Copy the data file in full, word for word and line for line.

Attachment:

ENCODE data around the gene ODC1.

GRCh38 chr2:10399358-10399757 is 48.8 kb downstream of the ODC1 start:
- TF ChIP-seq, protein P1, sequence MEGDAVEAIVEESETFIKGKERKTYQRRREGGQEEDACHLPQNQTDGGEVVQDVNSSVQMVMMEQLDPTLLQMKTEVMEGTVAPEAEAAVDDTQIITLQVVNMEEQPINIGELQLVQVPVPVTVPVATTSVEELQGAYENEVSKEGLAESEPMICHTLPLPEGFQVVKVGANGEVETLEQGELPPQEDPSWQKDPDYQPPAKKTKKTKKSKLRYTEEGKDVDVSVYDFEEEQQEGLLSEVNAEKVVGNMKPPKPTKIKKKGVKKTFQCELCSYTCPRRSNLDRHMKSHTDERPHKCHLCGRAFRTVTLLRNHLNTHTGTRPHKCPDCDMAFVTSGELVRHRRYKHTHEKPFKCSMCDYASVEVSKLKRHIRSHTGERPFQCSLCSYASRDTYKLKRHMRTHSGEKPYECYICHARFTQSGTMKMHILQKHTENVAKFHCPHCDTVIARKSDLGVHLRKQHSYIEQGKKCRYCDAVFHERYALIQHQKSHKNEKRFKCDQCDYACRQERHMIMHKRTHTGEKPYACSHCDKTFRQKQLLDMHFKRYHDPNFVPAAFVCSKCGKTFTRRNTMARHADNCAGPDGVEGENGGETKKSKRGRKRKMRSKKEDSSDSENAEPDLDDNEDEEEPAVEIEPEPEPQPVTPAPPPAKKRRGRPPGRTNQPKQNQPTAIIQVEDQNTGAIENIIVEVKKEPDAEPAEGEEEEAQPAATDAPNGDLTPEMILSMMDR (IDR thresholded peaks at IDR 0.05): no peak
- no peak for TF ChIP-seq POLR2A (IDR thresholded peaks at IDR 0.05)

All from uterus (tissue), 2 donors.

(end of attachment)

ENCODE data around the gene ODC1.

GRCh38 chr2:10399358-10399757 is 48.8 kb downstream of the ODC1 start:
- TF ChIP-seq, protein P1, sequence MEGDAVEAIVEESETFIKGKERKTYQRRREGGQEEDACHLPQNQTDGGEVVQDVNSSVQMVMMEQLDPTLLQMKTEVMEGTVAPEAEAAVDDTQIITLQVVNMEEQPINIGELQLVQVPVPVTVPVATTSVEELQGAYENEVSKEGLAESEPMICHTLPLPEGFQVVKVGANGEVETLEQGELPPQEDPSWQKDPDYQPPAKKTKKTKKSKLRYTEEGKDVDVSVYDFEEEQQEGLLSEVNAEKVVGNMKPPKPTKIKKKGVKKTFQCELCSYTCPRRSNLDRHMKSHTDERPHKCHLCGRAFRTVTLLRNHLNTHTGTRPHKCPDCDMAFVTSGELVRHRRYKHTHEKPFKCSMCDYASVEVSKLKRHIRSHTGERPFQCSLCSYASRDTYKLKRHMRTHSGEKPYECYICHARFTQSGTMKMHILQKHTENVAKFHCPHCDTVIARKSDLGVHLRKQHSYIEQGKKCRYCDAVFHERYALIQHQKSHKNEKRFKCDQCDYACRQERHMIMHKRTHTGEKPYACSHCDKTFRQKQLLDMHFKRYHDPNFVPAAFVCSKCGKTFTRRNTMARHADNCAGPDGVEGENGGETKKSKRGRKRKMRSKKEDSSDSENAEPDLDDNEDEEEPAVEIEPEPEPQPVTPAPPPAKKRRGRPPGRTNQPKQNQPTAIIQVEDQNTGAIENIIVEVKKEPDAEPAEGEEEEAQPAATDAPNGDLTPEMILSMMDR (IDR thresholded peaks at IDR 0.05): no peak
- no peak for TF ChIP-seq POLR2A (IDR thresholded peaks at IDR 0.05)

All from uterus (tissue), 2 donors.